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Hunting For Freedom 

"Wilderpeople" is a delightful New Zealand oddity

"Hunt For the Wilderpeople" is one of those movies that you can only describe as lovely. The script, the tone and the performances all combine to make a movie that just soars by, content to be exactly what it is and nothing more.

The film tells the story of Ricky Baker (Julian Dennison), an orphaned city kid with anger issues who is sent by child welfare to live with foster parents in the country on the edge of the New Zealand bush. His new foster parents, Bella (Rima Te Wiata) and Hec (Sam Neill), are a childless couple content to work their ranch in relative seclusion.

"Wilderpeople" bucks the trend early on by having Ricky grow to love Bella fairly quickly while Hec keeps his emotional and physical distance. Watching Ricky finally have a mother who cares for him is incredibly affecting and gives what is otherwise a fairly lighthearted story some dramatic and emotional heft.

Just as soon as things start feeling safe and secure for Ricky, Bella passes away and he is stuck with Hec, a man not ready or willing to be a father to the boy. Ricky decides to run away (faking his own death and accidentally burning down the barn in the process), causing Hec to follow him deep into the New Zealand bush. When child services and the police see the burnt barn and discover Hec and Ricky missing, they think Hec went crazy with grief, kidnapped the kid, and escaped into the wilderness. A massive manhunt ensues.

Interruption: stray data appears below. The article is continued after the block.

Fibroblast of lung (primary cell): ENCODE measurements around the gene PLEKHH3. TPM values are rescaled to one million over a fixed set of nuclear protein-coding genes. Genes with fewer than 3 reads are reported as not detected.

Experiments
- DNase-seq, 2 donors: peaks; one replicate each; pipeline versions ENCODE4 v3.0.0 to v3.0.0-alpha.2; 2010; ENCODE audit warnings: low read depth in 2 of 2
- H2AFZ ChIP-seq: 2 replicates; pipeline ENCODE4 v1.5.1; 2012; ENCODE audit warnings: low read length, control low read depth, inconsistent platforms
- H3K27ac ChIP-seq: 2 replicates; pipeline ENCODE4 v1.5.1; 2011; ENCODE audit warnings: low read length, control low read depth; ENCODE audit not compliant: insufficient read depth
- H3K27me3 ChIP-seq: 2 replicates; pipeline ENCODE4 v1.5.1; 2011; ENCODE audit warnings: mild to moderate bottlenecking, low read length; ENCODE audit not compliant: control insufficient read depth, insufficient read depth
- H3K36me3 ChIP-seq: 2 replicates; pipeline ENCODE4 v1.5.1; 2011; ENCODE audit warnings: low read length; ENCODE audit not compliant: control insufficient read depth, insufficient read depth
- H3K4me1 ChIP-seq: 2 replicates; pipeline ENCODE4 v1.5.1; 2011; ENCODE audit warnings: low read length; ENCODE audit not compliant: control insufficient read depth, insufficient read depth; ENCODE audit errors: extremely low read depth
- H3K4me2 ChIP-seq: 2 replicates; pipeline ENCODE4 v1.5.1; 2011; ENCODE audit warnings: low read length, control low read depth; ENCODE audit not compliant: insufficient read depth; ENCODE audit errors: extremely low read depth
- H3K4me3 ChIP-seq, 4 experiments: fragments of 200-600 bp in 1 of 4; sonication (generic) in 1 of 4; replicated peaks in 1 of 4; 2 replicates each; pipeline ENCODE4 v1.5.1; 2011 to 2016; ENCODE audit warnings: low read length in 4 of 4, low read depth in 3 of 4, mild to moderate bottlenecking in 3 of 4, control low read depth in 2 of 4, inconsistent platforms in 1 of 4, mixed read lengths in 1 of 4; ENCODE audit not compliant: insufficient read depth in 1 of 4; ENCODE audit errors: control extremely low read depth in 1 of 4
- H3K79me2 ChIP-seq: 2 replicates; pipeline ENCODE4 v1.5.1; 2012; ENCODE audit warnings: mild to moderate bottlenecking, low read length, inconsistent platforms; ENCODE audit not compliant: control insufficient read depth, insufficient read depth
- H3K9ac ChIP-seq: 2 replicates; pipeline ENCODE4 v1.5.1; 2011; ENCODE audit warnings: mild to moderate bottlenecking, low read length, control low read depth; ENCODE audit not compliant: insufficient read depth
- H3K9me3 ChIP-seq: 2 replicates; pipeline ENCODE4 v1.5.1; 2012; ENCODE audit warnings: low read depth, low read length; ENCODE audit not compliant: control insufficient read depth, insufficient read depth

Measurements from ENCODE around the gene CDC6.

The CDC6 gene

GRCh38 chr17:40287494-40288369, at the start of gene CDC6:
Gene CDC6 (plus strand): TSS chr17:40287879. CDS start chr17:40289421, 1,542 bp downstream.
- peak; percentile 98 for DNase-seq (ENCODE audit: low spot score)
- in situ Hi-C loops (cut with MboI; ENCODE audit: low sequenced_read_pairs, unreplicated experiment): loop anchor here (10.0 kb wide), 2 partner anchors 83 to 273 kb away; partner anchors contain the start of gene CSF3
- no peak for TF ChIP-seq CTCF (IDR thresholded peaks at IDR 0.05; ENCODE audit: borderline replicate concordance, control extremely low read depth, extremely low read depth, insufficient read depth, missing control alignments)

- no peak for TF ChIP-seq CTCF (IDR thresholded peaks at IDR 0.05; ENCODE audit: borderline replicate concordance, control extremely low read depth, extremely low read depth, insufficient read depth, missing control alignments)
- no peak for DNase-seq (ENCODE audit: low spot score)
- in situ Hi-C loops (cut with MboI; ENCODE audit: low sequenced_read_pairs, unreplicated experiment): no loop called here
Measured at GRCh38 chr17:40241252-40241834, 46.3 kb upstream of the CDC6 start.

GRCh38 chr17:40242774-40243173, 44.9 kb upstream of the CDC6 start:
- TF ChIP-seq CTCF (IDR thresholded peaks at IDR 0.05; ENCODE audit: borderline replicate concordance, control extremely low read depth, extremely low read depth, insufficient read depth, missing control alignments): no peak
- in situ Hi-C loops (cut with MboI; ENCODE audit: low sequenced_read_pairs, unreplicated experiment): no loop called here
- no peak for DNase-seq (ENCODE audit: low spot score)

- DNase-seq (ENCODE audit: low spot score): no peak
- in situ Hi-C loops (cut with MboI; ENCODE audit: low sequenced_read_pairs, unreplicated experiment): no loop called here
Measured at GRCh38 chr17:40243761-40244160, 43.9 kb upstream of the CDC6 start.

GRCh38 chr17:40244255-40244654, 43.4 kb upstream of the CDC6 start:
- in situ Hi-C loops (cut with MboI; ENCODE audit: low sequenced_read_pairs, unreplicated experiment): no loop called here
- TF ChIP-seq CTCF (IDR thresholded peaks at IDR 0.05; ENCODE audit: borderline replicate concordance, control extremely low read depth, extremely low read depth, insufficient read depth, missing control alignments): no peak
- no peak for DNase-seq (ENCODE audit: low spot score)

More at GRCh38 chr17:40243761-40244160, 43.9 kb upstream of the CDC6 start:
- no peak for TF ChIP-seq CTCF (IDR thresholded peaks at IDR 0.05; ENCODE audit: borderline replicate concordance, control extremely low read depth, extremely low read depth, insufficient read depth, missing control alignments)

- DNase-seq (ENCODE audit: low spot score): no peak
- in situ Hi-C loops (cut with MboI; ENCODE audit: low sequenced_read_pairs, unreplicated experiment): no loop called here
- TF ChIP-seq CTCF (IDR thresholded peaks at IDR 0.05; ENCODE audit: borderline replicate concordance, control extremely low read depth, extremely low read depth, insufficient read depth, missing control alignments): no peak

Writer/Director Taika Waititi ("What We Do In the Shadows" and the upcoming "Thor: Ragnarok") loves these characters and spends every minute of the runtime making us love them even more. Ricky and Hec journey deeper into the wilderness and meet different oddballs and misfits, all of which become memorable and important to the arc of our central duo.

This structure makes the film somewhat episodic, but it really fits a story that basically boils down to a coming-of-age tale for teenagers and older folk alike. The movie is told in 10 chapters, some lasting only a couple of minutes, lending the story a feeling of a fable being told to a group of kids. The darkness throughout the film feels like that of a Disney movie, where even when something bad happens there is always hope and light further down the path.

Dennison and Neill are great together, with their chemistry selling a relationship built on pain, distrust and gradual affection. Their hunt for a sense of freedom is a powerful thematic device and framework for a movie built on the strength of individual scenes. Whether they find their freedom isn't the point as much as their journey along the way.

"Hunt For the Wilderpeople" is a fun trip along a mildly predictable road, but the characters are so delightful that you'll follow them anywhere. The film plays with our desires to run into the unknown and explore the world on our own terms without an opinion on whether it's inherently smart or not. Freedom is never as simple as it appears; it's only as simple as we make it.

"Hunt for the Wilderpeople"

Dir. Taika Waititi

Grade: A-

Now playing at Tin Pan Theater

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